“The lawyers tell me there are no prohibitions against robots making life-or-death decisions” - Gordon Johnson, leader of robotics efforts at the Pentagon’s Joint Forces Command Research Center in Virginina
In “the most intense period of US [drone] strikes in Pakistan since they began in 2004” (Washington Post), the judge trying 14 peace activists charged with breaking into Creech air force base in Nevada announced that he will take four months to consider his verdict.
Situated just outside Las Vegas, Creech is the base from which many of the unmanned drones used by the US in Iraq and Afghanistan are flown. It also houses the RAF’s 90-strong drone team (Squadron 39). At least 97 missiles are known to have been fired by British drones in Afghanistan since June 2008.
At least 60 people are estimated to have been killed in 13 drone strikes in the Pakistani region of North Waziristan in the first half of September. “We live in constant fear,” one villager told AP. “We have missile strikes every day.”
“Go in peace”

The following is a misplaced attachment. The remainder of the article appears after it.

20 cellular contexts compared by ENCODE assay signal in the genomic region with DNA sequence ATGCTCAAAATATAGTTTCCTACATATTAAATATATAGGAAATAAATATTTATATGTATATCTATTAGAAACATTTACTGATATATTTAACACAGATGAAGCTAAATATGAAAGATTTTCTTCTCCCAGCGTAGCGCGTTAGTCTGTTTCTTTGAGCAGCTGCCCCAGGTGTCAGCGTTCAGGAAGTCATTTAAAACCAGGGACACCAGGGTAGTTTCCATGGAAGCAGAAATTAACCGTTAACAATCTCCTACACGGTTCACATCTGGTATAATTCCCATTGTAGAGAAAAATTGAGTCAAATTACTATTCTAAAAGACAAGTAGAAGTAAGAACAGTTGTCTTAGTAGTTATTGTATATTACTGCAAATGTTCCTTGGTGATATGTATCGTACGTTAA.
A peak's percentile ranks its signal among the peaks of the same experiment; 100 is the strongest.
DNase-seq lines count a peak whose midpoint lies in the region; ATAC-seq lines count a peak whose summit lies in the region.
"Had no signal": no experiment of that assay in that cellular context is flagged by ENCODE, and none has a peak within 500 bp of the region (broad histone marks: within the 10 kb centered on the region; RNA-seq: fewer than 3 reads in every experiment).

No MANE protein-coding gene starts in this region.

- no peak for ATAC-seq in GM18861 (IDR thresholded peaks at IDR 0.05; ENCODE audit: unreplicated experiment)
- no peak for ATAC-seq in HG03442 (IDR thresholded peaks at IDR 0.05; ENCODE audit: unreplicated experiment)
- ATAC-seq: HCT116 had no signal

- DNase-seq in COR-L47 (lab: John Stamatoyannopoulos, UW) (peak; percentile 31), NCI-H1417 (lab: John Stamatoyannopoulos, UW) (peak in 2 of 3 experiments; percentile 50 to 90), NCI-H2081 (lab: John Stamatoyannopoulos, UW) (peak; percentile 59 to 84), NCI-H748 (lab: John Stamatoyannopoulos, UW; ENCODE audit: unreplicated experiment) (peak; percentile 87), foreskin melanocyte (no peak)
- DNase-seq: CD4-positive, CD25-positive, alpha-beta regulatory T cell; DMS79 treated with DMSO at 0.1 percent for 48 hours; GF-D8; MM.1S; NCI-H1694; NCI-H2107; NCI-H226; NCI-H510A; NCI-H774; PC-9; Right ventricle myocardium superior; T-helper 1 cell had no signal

The “Creech 14”, including Nobel peace prize nominee Kathy Kelly, were arrested on 9 April 2009 after entering the open main gates of USAF Creech (see PN 2509). Though their trial judge, William Jansen, tried to keep the trial of the “Creech 14” focussed on whether the 14 had broken the law of trespass, however he permitted testimony from former US attorney general Ramsey Clark, and the legal director of the Center for Constitutional Rights, Bill Quigley. Declaring: “This case has a lot more consequences than a trespass case… I want to make sure my decision is the correct decision”, he set a date of 27 January 2011 for his written decision, telling the defendants to “go in peace”.
Along with the American Civil Liberties Union (ACLU), the Centre for Constitutional Rights (CCR) has also filed a lawsuit challenging the US government’s authority to carry out “targeted killings” of US citizens far away from any battlefield – killings which are often carried out using drones. Both organisations are acting on behalf of Nasser al-Awlaki, whose son Anwar al-Awlaki (a US citizen) has been placed on a list of people that the CIA is authorised to kill.
“The United States cannot simply execute people, including its own citizens, anywhere in the world based on its own say-so,” Vince Warren, Executive Director of the CCR explained. Meanwhile, European activists have also begun to set their sights on the threats – current and future – posed by drone warfare, with conferences in London (organised by Fellowship of Reconciliation) and Berlin (organised by the International Committee for Robot Arms Control) this September.
Noel Sharkey, professor of artificial intelligence and robotics at Sheffield university – who addressed both events, explained that “Our biggest concern for the future is autonomous systems that [select] targets themselves.”